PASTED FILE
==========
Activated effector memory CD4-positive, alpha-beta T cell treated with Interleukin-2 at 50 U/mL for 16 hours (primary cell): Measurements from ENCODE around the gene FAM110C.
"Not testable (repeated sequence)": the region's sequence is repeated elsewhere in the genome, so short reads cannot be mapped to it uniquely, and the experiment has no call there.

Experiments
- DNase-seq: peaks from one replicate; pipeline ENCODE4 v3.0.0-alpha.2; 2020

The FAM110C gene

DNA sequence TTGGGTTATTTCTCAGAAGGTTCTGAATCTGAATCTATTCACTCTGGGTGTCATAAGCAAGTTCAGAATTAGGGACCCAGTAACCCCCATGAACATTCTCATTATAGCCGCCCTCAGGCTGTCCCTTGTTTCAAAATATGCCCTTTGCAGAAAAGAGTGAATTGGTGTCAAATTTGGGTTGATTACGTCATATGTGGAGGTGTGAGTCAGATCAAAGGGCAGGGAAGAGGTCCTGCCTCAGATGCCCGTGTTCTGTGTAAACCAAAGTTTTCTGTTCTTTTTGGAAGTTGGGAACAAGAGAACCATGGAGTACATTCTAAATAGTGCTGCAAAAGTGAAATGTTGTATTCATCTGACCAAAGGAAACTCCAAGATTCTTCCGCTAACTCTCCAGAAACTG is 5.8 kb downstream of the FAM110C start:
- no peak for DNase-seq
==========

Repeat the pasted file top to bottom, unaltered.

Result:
Activated effector memory CD4-positive, alpha-beta T cell treated with Interleukin-2 at 50 U/mL for 16 hours (primary cell): Measurements from ENCODE around the gene FAM110C.
"Not testable (repeated sequence)": the region's sequence is repeated elsewhere in the genome, so short reads cannot be mapped to it uniquely, and the experiment has no call there.

Experiments
- DNase-seq: peaks from one replicate; pipeline ENCODE4 v3.0.0-alpha.2; 2020

The FAM110C gene

DNA sequence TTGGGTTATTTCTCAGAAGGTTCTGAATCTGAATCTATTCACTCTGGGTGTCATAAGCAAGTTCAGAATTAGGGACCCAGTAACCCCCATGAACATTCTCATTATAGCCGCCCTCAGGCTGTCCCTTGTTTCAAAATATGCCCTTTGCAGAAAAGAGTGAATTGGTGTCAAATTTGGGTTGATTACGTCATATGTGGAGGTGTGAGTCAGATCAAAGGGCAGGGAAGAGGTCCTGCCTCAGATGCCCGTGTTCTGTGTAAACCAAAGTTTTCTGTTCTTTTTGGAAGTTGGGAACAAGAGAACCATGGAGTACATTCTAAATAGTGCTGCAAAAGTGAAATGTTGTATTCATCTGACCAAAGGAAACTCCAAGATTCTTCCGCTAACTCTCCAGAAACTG is 5.8 kb downstream of the FAM110C start:
- no peak for DNase-seq